Technology will be crucial to achieving sustainable prosperity, according to a new report by the Commonwealth Scientific and industrial Research Organisation (CSIRO).
The Australian National Outlook 2015 report has examined how well-placed Australia will be in the future by looking at the interactions between the country's economic growth, water-energy-food use, environmental outcomes, and living standards.
It found that while Australia is well-placed to secure prosperity, the country's future will be shaped by its technology uptake. It noted that technology innovation will be needed to boost productivity and resilience in all sectors, in particular agriculture, as well as other sectors such as energy, water, and transport, to achieve cost-effective emission reductions.
The National Outlook also recognised that while new technologies are substantially more efficient than old ones, the pace and causes of deployment technology varies, which could also impact the uptake of new technologies. As a result, the report suggested that long-term policy setting is therefore essential to minimise investment risks and offer cost-effective solutions.
"Personal choices on vehicles, refrigerators, air-conditioners and appliances can replace the current asset stock over 10 to 15 years, and could do so again before 2050. But it would generally take a decade or more to decide on and build significant new water and energy infrastructure assets, and a long operational life is needed to repay large capital investments," the report said.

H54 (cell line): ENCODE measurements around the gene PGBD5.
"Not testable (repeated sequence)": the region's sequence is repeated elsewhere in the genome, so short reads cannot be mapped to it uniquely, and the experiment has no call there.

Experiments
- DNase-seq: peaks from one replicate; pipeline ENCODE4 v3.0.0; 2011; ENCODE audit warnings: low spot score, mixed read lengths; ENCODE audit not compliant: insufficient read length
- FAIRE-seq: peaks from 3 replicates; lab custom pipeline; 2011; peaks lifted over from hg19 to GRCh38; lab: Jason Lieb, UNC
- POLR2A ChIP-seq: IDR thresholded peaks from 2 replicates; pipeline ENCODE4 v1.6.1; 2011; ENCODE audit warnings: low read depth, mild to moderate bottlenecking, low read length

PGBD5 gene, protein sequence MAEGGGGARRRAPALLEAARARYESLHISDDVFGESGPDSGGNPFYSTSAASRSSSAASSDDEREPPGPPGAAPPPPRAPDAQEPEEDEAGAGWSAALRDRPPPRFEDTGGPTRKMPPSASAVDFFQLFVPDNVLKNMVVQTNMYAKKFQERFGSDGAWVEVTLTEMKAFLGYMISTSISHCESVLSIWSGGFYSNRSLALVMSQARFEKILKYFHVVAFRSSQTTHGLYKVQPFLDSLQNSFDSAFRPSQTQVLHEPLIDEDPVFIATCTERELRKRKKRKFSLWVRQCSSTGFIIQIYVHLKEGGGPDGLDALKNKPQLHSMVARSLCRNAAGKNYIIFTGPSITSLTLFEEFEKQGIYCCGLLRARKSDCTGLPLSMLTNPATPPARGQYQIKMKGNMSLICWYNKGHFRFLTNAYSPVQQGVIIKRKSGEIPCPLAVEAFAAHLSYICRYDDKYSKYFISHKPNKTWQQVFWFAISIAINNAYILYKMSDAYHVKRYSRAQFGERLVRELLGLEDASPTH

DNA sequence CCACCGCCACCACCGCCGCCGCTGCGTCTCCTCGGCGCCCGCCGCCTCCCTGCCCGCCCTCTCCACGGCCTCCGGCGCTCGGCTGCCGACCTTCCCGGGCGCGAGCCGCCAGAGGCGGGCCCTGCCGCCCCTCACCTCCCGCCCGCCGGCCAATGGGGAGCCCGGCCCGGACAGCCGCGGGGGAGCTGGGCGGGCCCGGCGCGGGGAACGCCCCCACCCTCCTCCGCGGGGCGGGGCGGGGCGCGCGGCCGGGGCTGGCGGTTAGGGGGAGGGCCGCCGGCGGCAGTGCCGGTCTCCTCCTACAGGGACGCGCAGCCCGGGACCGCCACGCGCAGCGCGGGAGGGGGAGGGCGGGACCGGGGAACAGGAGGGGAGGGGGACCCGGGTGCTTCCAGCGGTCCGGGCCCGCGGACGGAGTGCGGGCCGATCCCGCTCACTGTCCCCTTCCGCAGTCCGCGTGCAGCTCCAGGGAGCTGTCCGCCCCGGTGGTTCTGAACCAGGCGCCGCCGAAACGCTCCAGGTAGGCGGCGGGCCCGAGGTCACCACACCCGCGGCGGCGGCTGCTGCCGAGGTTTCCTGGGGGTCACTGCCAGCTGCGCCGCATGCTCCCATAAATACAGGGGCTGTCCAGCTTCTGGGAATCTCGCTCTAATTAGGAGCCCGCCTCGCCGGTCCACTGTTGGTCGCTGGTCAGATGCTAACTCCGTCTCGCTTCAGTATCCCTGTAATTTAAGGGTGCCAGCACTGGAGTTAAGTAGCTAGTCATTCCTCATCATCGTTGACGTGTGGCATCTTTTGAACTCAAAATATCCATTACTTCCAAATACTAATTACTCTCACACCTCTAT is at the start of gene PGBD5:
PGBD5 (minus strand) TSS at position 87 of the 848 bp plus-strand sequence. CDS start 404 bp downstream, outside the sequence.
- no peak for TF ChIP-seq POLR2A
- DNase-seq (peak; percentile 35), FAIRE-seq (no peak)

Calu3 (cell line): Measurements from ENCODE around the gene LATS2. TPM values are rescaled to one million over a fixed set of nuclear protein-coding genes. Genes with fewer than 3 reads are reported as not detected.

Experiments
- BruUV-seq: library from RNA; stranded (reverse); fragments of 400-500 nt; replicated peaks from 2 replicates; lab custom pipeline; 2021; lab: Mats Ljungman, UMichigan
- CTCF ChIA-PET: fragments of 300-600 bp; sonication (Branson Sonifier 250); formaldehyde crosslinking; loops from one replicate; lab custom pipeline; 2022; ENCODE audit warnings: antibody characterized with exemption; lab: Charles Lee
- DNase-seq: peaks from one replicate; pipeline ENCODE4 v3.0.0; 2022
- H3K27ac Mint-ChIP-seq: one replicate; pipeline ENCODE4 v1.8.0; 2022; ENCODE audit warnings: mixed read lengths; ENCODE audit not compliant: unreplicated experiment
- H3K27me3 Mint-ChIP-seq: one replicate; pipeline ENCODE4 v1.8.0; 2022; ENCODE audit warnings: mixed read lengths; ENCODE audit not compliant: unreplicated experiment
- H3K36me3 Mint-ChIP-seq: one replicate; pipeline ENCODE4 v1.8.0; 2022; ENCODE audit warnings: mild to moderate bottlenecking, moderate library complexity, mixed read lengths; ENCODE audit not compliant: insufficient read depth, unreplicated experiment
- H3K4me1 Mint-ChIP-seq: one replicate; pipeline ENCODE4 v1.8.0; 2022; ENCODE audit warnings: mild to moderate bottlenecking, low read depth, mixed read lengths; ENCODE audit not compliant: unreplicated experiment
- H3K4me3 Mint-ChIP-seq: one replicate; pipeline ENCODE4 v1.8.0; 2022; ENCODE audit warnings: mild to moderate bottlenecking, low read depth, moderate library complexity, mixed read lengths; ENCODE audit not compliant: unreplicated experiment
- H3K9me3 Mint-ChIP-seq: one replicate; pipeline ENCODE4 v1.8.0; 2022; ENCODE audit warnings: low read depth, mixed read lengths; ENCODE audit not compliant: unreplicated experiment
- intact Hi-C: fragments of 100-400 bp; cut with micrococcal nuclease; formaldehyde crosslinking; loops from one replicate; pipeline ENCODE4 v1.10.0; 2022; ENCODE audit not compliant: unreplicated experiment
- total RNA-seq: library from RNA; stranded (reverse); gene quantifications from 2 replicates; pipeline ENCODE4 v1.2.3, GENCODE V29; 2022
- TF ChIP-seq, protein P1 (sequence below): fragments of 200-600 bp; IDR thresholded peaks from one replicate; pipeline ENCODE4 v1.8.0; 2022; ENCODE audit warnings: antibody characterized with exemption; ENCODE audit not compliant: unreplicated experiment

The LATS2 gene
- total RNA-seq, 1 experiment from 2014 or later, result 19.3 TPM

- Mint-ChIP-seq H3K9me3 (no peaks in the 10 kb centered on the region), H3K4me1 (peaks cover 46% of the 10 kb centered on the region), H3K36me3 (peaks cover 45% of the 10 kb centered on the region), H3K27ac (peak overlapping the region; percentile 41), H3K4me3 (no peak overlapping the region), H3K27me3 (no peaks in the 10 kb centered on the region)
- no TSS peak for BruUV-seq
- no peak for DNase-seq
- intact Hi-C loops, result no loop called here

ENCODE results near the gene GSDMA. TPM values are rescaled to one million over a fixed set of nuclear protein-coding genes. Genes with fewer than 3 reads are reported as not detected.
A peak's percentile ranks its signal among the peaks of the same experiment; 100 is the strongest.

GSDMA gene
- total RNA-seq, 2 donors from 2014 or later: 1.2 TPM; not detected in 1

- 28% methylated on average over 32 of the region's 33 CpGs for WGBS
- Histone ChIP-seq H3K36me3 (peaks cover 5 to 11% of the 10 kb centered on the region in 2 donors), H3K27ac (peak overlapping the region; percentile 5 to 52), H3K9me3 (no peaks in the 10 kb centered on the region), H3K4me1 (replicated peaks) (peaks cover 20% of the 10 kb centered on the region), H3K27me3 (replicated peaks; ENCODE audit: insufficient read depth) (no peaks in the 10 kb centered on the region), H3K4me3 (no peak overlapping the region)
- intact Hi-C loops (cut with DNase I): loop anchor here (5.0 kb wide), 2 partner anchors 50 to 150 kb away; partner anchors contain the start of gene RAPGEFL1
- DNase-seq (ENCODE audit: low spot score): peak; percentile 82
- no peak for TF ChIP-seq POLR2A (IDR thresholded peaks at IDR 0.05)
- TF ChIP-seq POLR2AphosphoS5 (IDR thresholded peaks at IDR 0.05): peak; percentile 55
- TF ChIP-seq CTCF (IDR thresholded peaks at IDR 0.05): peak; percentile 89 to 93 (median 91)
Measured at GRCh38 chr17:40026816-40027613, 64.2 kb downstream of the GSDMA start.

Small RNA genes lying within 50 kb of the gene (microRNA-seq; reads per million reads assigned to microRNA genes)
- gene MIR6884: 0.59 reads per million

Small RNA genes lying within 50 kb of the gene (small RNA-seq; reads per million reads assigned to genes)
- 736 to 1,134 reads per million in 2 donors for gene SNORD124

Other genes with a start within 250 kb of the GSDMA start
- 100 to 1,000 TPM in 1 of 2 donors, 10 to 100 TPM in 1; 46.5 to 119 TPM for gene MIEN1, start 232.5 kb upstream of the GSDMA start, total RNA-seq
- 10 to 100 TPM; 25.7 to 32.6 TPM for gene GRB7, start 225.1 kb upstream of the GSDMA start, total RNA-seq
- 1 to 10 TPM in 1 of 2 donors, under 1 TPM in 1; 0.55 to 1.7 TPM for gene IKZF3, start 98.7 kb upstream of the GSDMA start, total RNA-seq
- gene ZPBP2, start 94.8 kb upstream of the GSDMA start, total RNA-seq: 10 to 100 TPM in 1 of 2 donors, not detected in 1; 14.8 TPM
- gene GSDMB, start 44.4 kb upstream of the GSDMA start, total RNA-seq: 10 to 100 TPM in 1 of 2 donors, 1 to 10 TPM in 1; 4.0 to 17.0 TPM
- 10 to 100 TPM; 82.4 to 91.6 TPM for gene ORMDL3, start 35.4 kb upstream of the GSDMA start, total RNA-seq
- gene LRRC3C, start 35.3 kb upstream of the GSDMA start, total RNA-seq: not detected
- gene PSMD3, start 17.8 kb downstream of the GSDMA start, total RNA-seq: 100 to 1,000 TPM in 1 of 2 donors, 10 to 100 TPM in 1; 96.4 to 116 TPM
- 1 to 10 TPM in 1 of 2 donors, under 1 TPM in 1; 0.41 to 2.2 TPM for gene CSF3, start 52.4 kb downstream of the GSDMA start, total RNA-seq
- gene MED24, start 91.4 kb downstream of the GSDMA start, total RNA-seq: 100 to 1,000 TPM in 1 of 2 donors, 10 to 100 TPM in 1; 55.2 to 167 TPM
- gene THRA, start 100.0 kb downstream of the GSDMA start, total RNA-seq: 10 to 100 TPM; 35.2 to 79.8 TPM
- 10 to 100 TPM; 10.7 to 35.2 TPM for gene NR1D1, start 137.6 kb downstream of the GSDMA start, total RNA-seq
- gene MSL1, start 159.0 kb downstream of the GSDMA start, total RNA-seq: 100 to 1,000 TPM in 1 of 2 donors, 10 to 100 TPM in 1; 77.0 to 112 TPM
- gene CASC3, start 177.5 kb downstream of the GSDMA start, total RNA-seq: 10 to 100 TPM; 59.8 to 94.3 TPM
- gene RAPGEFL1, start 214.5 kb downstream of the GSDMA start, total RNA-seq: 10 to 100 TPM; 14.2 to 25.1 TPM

The report also warned that while achieving efficiency improvements and cost reductions can be possible through existing and emerging technologies, it should not be taken for granted.
It also added that sustainable resource use and economic growth can be partners, not competitors, explaining that Australia has the technology to pursue both at the same time, it's just a matter of having the right policies and institutions in place to make it happen.
CSIRO executive director Dr Alex Wonhas said the results of the National Outlook show that energy and other resources could remain a pillar of the Australian economy, and the country could be well-positioned to continue to grow in this sense if certain steps are taken to encourage it.
"The key to this success will be innovation and application of smart technologies," he said.
"We hope the National Outlook will help Australia chart its future in an increasingly complex and interconnected world."